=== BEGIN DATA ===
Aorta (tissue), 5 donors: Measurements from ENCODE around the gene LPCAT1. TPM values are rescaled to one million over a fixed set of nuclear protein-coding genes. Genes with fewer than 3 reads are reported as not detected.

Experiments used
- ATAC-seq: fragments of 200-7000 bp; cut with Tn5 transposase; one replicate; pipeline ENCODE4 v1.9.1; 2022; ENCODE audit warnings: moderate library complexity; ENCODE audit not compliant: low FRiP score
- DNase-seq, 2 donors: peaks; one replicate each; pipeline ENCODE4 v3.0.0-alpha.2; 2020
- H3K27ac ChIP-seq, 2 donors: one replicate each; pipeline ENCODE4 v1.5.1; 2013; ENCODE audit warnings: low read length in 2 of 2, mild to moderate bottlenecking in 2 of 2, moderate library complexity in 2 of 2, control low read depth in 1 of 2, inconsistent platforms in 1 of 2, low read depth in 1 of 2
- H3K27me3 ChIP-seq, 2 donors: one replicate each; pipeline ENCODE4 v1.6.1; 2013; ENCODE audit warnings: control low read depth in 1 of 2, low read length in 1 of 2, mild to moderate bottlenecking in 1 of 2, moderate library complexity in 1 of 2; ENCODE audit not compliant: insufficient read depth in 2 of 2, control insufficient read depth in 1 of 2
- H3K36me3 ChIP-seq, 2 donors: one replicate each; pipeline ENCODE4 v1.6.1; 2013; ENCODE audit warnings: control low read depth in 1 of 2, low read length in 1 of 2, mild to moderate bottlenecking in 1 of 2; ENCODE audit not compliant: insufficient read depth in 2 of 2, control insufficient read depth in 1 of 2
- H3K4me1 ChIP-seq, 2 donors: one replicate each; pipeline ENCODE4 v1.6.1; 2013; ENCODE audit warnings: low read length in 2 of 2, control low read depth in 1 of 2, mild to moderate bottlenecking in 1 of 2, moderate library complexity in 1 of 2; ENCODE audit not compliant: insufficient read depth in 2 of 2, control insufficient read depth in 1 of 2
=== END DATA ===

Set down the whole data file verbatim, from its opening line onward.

Aorta (tissue), 5 donors: Measurements from ENCODE around the gene LPCAT1. TPM values are rescaled to one million over a fixed set of nuclear protein-coding genes. Genes with fewer than 3 reads are reported as not detected.

Experiments used
- ATAC-seq: fragments of 200-7000 bp; cut with Tn5 transposase; one replicate; pipeline ENCODE4 v1.9.1; 2022; ENCODE audit warnings: moderate library complexity; ENCODE audit not compliant: low FRiP score
- DNase-seq, 2 donors: peaks; one replicate each; pipeline ENCODE4 v3.0.0-alpha.2; 2020
- H3K27ac ChIP-seq, 2 donors: one replicate each; pipeline ENCODE4 v1.5.1; 2013; ENCODE audit warnings: low read length in 2 of 2, mild to moderate bottlenecking in 2 of 2, moderate library complexity in 2 of 2, control low read depth in 1 of 2, inconsistent platforms in 1 of 2, low read depth in 1 of 2
- H3K27me3 ChIP-seq, 2 donors: one replicate each; pipeline ENCODE4 v1.6.1; 2013; ENCODE audit warnings: control low read depth in 1 of 2, low read length in 1 of 2, mild to moderate bottlenecking in 1 of 2, moderate library complexity in 1 of 2; ENCODE audit not compliant: insufficient read depth in 2 of 2, control insufficient read depth in 1 of 2
- H3K36me3 ChIP-seq, 2 donors: one replicate each; pipeline ENCODE4 v1.6.1; 2013; ENCODE audit warnings: control low read depth in 1 of 2, low read length in 1 of 2, mild to moderate bottlenecking in 1 of 2; ENCODE audit not compliant: insufficient read depth in 2 of 2, control insufficient read depth in 1 of 2
- H3K4me1 ChIP-seq, 2 donors: one replicate each; pipeline ENCODE4 v1.6.1; 2013; ENCODE audit warnings: low read length in 2 of 2, control low read depth in 1 of 2, mild to moderate bottlenecking in 1 of 2, moderate library complexity in 1 of 2; ENCODE audit not compliant: insufficient read depth in 2 of 2, control insufficient read depth in 1 of 2